In the same article, Brayer Teague, chairman of the fine arts department at Downers Grove North High School suggests that brief but consistent rounds of practice are extremely beneficial, even sessions as short as 10 minutes each.

As part of that approach, Anastasia Tsioulcas writes in an article published by NPR: “Instead of packing up the violin after each day’s practice, we leave the instrument and bow out all the time (albeit in a safe place), so that as our daughter goes about her day, she can pick it up and play whenever she likes. This way, it’s as easy to grab as a book or a toy.”

Make practice goal oriented, advises Tsiouclas further. A short practice session devoted to learning three short passages may be enough for the beginning or younger child. So, instead of setting a predetermined amount of practice time, which can automatically start the “can-I-be-done-now?” clock-watching, set a demonstrable goal like learning those three passages. And, using Corey’s advice from above, ask your child to demonstrate when he’s done.

Brendenberg makes sure he leaves his daughter time for playing, too. Practice has goals as we’ve discussed, and those goals are necessary to enhance what we all really want from music—enjoyment and fun! So, make sure you leave time, or make time, for your child to simply enjoy playing her instrument. Ask her to perform for you if she enjoys that, or have her play along with a favorite recording, or just let her improvise and noodle away after she’s completed her technical practice. If you play an instrument, jam with your kids if that’s something they would enjoy.

Taking the trash out is a good chore for kids, and teaches them responsibility, the value of helping out, and the discipline of doing what needs to be done. But taking the trash out will rarely ever become fun.

Not so with practicing music. When your child practices the technical aspects he becomes better (not perfect), and with those new skills he can realize the joy of making music—alone or with others, and that is a great reward!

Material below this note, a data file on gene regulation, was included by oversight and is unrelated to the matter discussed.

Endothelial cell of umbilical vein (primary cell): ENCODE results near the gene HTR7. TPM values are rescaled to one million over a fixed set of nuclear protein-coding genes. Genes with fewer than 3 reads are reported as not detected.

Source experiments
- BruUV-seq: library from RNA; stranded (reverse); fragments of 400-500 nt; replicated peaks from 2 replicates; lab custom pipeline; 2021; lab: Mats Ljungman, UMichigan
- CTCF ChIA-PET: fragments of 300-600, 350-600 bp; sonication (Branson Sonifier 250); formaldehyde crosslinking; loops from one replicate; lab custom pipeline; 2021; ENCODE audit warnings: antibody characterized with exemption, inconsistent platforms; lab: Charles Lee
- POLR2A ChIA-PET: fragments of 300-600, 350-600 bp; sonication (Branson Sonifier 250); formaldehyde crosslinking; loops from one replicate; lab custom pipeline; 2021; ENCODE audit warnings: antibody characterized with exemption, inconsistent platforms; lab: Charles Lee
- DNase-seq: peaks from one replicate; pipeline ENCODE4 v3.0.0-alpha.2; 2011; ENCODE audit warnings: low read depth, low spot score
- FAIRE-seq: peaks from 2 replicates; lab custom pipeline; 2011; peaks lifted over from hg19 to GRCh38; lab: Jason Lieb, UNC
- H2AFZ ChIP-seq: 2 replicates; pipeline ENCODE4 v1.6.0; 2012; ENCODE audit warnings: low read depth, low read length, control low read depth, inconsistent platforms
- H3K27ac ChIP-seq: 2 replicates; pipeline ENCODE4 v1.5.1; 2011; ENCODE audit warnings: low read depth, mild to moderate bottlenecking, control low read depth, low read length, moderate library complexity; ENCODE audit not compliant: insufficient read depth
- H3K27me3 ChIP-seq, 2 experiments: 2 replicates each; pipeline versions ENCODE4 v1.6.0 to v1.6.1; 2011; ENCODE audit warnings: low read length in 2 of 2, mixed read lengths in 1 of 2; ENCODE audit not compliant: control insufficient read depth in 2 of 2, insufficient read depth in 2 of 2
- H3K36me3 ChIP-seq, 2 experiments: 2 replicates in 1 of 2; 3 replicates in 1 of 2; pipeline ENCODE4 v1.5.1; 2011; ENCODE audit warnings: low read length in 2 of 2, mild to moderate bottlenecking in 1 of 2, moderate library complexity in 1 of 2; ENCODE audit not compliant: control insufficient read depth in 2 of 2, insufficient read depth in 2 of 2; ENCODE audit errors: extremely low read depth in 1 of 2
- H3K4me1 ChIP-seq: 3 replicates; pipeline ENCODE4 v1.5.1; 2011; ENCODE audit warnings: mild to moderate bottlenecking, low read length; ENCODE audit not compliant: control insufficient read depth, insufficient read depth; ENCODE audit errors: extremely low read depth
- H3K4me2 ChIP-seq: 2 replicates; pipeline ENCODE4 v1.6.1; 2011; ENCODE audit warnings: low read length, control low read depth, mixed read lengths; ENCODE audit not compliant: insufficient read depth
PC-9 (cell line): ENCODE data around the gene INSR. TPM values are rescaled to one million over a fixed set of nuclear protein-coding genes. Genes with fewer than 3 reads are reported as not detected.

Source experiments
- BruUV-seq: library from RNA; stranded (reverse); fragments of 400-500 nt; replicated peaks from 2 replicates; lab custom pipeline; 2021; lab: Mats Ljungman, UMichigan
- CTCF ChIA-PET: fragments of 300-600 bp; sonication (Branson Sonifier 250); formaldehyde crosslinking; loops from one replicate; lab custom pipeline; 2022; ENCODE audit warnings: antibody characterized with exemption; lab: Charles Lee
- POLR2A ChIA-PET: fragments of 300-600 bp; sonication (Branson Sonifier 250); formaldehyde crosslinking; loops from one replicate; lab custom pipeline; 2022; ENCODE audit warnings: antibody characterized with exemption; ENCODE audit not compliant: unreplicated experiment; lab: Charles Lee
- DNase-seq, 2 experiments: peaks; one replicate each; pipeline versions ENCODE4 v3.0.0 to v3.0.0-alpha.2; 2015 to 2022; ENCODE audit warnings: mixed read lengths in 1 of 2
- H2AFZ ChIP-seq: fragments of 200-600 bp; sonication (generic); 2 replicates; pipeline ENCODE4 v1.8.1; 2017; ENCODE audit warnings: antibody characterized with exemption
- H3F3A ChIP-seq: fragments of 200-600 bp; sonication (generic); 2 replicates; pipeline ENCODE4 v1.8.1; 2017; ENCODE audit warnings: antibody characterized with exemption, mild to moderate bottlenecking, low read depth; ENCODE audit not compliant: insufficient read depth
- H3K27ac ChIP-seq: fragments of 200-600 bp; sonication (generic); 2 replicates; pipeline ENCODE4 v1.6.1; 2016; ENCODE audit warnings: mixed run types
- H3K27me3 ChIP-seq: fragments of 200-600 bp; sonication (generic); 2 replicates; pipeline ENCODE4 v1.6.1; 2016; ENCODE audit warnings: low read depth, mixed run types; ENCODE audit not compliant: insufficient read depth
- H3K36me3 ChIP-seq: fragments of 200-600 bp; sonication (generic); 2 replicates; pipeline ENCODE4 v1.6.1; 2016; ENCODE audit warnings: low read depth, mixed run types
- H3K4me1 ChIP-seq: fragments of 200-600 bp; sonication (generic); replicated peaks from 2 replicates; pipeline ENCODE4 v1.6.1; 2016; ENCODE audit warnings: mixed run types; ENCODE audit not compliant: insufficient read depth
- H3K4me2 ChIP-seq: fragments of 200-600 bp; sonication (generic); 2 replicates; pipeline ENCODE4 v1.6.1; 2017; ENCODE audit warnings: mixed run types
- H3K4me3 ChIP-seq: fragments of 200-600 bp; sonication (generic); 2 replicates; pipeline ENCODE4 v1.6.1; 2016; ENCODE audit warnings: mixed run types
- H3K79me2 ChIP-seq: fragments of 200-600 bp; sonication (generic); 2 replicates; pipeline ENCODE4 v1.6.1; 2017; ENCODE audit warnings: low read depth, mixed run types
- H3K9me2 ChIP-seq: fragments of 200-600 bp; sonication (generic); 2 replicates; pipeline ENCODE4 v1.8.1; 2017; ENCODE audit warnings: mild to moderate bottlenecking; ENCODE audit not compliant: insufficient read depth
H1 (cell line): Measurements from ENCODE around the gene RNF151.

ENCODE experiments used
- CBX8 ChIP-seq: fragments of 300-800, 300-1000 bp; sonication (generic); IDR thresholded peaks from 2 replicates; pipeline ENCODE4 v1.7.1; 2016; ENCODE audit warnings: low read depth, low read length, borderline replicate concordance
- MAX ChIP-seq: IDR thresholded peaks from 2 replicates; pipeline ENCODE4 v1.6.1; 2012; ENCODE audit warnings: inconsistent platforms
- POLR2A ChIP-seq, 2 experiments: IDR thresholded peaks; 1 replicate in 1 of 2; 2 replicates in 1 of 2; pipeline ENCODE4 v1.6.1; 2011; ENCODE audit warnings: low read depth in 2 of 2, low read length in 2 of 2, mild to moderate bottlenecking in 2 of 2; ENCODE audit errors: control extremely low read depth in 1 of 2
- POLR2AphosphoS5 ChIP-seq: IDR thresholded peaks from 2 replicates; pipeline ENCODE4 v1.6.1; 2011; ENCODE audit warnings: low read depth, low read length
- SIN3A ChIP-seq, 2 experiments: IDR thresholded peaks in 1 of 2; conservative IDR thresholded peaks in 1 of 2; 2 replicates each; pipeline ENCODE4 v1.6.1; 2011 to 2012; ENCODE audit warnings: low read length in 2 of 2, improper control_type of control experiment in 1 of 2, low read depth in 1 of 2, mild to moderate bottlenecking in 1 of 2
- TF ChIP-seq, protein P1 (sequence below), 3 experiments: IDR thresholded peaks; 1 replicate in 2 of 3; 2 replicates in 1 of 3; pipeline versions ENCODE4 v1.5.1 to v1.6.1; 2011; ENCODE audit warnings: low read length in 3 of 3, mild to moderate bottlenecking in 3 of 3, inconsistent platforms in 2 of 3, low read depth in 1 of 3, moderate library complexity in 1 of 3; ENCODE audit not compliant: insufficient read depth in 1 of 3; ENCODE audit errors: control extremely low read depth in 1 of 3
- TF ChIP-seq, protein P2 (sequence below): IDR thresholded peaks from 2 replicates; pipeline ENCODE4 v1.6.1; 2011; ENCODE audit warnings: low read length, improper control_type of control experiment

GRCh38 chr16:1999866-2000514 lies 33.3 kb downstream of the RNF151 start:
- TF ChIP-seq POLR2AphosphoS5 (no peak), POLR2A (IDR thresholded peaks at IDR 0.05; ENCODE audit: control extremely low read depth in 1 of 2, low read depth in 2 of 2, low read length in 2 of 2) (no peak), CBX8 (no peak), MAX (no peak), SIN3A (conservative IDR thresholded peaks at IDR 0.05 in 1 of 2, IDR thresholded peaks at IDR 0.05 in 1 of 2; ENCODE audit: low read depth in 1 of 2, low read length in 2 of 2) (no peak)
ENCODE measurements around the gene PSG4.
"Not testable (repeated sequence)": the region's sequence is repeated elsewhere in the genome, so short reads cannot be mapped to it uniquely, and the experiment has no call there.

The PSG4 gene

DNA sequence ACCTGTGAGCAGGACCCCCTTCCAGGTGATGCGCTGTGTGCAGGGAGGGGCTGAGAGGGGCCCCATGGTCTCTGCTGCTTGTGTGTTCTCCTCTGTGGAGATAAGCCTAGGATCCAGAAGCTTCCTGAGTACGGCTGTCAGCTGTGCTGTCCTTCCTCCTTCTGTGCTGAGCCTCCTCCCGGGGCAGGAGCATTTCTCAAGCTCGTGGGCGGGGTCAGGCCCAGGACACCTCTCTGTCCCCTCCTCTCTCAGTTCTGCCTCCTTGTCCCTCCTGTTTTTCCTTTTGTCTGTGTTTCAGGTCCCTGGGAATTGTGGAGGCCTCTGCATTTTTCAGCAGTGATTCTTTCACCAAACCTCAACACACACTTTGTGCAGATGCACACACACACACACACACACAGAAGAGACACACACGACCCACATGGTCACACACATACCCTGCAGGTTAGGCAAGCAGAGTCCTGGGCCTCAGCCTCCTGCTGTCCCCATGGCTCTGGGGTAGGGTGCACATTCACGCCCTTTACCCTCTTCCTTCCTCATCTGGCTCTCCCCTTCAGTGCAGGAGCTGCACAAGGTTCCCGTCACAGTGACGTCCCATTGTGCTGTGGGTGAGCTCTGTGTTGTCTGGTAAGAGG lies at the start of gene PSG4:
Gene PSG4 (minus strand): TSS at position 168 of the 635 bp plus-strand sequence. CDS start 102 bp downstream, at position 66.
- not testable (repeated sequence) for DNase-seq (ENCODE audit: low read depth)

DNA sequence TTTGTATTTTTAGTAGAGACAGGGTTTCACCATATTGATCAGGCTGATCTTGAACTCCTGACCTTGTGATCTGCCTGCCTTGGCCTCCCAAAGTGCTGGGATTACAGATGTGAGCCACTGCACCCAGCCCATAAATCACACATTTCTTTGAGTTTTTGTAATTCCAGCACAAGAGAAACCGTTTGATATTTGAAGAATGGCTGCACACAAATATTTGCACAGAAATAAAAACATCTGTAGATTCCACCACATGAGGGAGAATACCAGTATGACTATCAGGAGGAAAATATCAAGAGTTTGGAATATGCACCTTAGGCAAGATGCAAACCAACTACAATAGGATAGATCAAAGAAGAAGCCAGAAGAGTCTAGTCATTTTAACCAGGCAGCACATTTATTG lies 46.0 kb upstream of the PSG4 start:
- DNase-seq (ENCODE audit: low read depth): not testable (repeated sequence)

Sources:
http://www.chicagotribune.com/news/ct-keilman-column-hf-1014-20151008-column.html

http://www.bhg.com/health-family/parenting-skills/family-relationships/how-to-help-kids-practice/

http://www.npr.org/sections/deceptivecadence/2012/06/18/155282684/getting-kids-to-practice-music-without-tears-or-tantrums

Music lessons are enjoyable

Joshua has been a member of the Musical Expressions family since 2012. Currently, he is taking music lessons with Ed Breckenfeld (drums), John Melnick (piano), Jered Montgomery (trombone), and Patrick Dugan (Rock Ensemble Director).  When we caught up with Joshua a few months ago he had just finished a drum lesson with Ed Breckenfeld. As usual, he was smiling from ear to ear and his expression was one of real enthusiasm. He was very excited to share some thoughts on Ed and about his experiences at Musical Expressions.
What would you like to share with us?
Mr. B. is amazing! He is always happy and really helpful. He is an amazing drummer and teacher!
What is the best piece of advice that you have received from Ed?
The best piece of advice is to play with meaning. With drumming, you can’t just bang away, you have to put spirit into it. Mr. B. helped me add more spirit and life to my drumming. It’s now much more than just noise.
What do you love best about learning at Musical Expressions?
I love the feeling it gives off! Everyone is always happy and helpful. The teachers are super nice!
What is your favorite musical activity?
My favorite musical activity is to perform! I love going up on stage and really making music!

Joshua and his Melodica

We also took a few moments to talk with Joshua’s teachers. Every one of them had tremendous things to say about this talented young musician.